DOHA - Roger Federer and Rafa Nadal kept on course for a meeting in the opening ATP final of the season as both eased into the quarter-finals of the Qatar Open here on Wednesday.

Federer, the Grand Slam record-holder from Switzerland, delivered a smooth and graceful performance for the second successive day in beating Grega Zemlja, a qualifier from Slovenia, 6-2, 6-3 in only an hour. Nadal, the French Open champion from Spain, produced a higher level than during his opening day struggle, overcoming Denis Gremelmayr, a fellow left-hander from Germany, by 6-2, 6-2.

In a contest of well-contested rallies though he needed half an hour longer than Federer. Nevertheless Nadal did seem to be achieving some of his new year objectives - in particular playing more aggressively, and getting used to a heavier headed racket. "I am also trying to return (serve) a little bit better," he said. "The worst things I did last year was with my return. I was happy with the way my return worked today (Wednesday). "A few things worked well. With the weight of the racket I started to have a good feeling, which is very important. I also want to have enough shots not to be predictable. I want to attack the ball faster and hit with more power and spin."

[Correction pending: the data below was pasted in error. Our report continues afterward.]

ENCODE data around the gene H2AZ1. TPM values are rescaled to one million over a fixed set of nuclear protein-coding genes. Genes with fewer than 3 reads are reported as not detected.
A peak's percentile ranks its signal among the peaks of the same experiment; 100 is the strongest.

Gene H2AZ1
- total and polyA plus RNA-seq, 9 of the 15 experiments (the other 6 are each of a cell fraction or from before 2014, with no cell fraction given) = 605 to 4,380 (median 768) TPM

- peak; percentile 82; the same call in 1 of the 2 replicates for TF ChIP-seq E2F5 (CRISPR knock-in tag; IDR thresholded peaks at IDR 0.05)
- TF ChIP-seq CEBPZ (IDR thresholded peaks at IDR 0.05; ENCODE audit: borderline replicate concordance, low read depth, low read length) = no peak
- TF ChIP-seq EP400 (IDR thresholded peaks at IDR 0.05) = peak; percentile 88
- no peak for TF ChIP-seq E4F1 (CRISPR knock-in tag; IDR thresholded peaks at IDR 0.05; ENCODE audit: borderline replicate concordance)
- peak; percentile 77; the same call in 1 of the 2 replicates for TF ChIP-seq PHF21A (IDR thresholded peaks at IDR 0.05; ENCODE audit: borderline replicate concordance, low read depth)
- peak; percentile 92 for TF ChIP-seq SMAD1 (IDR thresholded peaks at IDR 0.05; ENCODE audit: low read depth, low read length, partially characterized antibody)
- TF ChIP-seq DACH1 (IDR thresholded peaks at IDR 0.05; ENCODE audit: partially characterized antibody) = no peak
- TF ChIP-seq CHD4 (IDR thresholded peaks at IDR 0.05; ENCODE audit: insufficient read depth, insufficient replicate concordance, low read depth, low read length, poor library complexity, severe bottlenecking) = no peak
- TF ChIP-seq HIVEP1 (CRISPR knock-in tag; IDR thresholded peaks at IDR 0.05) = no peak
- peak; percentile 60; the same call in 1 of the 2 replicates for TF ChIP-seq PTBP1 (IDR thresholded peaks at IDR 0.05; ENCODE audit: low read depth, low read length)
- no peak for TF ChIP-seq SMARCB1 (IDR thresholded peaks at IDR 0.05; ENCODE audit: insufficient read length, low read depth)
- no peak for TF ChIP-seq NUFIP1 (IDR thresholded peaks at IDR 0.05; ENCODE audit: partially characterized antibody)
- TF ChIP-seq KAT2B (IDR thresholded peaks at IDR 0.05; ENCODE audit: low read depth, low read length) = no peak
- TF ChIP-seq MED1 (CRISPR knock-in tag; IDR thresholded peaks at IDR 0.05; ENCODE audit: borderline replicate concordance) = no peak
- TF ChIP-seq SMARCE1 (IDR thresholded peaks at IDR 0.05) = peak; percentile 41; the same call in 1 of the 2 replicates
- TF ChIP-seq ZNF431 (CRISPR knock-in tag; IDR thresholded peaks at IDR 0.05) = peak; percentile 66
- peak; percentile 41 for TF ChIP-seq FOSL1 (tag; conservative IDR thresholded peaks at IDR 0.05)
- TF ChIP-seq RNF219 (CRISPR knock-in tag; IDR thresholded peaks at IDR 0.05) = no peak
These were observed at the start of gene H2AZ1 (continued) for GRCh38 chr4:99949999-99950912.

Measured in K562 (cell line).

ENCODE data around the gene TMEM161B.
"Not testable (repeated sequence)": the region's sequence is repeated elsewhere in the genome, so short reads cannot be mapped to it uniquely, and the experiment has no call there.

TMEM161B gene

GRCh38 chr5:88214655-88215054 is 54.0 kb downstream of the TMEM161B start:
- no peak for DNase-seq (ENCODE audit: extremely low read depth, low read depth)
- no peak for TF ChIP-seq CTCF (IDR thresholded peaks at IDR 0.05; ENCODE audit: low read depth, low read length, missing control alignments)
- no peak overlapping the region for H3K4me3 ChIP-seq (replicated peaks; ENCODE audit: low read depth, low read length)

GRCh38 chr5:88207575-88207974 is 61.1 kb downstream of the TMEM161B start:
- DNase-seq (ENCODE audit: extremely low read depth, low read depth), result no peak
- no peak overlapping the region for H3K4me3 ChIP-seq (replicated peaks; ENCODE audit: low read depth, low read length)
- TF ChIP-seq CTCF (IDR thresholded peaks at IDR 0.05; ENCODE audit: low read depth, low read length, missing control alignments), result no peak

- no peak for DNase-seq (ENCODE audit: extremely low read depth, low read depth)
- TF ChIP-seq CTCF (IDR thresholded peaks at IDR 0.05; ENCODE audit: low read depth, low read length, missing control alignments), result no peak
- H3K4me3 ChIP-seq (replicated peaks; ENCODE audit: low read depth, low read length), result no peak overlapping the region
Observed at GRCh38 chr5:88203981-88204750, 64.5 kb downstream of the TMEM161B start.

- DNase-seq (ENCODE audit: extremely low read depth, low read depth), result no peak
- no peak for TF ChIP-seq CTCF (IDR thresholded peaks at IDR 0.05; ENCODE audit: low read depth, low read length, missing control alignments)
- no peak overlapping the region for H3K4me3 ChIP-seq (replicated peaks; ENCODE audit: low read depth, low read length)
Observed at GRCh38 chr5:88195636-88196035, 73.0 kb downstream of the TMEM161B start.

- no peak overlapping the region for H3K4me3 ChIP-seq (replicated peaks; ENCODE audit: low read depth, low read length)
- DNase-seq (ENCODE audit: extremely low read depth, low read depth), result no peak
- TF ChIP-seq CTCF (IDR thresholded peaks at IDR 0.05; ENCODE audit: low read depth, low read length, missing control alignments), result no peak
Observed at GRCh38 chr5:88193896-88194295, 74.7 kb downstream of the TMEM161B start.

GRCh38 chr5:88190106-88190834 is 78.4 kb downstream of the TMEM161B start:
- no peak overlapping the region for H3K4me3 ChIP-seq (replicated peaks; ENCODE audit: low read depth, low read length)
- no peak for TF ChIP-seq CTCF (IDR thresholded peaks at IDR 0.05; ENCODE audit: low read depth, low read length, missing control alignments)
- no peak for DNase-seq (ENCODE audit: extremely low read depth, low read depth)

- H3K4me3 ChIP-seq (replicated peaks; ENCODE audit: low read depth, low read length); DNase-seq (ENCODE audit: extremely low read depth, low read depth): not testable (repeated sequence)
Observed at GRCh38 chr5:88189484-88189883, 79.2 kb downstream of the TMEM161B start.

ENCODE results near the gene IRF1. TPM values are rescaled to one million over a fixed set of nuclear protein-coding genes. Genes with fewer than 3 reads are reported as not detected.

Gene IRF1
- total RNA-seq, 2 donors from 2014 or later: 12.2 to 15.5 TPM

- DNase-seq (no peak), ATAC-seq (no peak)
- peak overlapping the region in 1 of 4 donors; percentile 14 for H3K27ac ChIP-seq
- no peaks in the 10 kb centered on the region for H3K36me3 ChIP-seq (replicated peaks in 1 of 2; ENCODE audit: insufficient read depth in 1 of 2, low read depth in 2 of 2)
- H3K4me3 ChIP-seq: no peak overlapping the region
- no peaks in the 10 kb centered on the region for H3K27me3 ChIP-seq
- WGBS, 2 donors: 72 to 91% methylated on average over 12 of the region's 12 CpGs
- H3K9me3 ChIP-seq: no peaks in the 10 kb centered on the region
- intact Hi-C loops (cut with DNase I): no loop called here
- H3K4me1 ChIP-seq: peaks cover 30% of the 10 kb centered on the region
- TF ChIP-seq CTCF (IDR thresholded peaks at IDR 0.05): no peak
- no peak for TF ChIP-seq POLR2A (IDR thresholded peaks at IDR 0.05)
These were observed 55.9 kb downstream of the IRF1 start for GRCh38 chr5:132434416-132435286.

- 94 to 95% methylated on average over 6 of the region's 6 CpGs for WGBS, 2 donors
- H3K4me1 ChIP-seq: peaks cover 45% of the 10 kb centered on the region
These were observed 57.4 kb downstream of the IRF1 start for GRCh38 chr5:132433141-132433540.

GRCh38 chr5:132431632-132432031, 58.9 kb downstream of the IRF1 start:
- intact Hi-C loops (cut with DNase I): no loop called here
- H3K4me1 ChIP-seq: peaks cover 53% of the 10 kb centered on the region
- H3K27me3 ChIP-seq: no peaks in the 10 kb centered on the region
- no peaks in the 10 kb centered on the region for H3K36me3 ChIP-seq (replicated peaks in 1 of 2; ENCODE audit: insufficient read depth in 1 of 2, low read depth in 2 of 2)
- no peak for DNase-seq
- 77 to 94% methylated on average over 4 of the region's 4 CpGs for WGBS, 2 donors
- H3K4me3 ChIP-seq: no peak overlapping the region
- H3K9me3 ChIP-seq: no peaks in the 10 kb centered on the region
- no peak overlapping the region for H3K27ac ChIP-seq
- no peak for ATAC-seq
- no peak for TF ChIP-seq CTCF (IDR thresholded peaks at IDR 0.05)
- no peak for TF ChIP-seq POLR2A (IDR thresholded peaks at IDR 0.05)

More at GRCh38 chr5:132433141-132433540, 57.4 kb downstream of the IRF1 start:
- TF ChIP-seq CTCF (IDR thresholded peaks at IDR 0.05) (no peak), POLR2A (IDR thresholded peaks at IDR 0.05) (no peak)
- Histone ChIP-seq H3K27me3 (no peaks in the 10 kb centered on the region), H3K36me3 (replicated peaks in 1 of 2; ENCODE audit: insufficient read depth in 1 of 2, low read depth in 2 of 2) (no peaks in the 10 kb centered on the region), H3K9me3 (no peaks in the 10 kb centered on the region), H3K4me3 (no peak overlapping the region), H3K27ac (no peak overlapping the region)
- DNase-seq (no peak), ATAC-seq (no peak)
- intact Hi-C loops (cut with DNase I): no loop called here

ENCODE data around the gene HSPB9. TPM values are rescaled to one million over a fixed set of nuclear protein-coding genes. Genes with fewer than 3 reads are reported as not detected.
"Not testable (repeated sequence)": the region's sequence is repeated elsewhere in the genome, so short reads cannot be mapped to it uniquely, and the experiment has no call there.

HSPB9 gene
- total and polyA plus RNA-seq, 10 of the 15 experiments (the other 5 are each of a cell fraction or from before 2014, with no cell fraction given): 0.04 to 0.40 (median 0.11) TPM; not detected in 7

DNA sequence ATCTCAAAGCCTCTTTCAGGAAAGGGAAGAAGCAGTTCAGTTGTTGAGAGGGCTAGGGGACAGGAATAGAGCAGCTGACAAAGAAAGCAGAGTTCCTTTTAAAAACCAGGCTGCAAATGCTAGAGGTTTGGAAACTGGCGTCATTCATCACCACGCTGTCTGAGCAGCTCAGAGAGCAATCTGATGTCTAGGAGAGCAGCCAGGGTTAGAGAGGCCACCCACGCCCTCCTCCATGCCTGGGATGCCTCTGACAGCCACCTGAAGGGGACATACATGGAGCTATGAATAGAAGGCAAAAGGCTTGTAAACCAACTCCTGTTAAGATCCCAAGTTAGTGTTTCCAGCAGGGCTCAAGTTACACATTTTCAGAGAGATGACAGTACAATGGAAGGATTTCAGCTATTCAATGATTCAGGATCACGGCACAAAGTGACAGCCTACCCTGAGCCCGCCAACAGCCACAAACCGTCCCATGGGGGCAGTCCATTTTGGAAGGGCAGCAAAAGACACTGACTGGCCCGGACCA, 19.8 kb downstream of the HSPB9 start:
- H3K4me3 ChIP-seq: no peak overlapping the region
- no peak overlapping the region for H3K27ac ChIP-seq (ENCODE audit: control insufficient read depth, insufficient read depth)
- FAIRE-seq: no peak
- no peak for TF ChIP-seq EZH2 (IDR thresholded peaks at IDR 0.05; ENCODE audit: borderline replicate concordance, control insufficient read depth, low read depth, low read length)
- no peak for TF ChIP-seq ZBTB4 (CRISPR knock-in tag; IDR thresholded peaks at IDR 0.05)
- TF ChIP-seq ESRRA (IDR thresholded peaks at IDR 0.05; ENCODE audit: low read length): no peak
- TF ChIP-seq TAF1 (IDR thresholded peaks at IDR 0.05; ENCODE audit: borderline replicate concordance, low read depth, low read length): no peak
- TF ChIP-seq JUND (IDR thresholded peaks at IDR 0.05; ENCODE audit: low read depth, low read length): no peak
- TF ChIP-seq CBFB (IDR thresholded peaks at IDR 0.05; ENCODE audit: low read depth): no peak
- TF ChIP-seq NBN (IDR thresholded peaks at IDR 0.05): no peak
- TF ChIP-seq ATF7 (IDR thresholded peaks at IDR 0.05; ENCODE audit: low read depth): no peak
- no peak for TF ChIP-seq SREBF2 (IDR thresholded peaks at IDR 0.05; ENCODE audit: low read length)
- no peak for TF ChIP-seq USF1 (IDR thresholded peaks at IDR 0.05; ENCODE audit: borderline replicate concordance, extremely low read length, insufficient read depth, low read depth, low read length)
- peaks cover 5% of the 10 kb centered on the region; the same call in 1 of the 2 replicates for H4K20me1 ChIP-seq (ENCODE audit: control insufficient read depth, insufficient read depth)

That sounds like particularly bad news for Nadal’s rivals, many of whom consider he hits with more than enough power and spin already. Gremelmayr seven times achieved deuce games with Nadal but was only able to win two of them. Key to winning the important points was Nadal’s exceptional ability to adjust late with his footwork in a continuing troublesome wind. Federer started and finished like a train. He was soon 3-1 up, and after saving two break back points in the seventh game, began to accelerate again, ripping trademark forehand drives from near the backhand tramlines and winning the last 14 points in a row.

His ability to produce such an elegant performance in the variable breeze was something of a mystery. He was asked how he managed it. "Not getting frustrated," he replied. "I used to be very emotional when I was younger, after growing up in Switzerland where we didn’t have wind that much, and where we also played indoors (a lot). It was difficult learning how to play in the wind. But I have had a lot of practice playing in windy places, and it doesn’t bother me anymore."

Federer next plays Italian eighth seed Andreas Seppi, the eighth-seeded Italian, who overcame another Spaniard, Guillermo Garcia-Lopez, 7-5, 6-3. Nadal plays Mikhail Youzhny, and the seventh seeded Russian may have the ability to make Nadal raise his standard again. He is also likely to see Nadal arriving with different luggage. The holder of ten Grand Slam titles forgot to bring his normal kitbag, and arrived with an odd little case, pulled along on wheels.

Quizzed about it, Nadal admitted he considered using his troublesome shoulder as an explanation for his unorthodox style of baggage.

Nadal has only once before made the final here, two years ago, when he was runner-up. To get there again he may have to get through a semi-final with Gael Monfils, the fourth-seeded Frenchman. However, Monfils had to survive two-and-a-half hours and some twinges in a knee before winning 7-5, 4-6, 7-5 against Benjamin Becker, the former top 40 German. "I had a strong mind and it was a great victory," claimed Monfils, though his fitness may be carefully watched as he next takes on Viktor Troicki, the fifth seeded Serbian.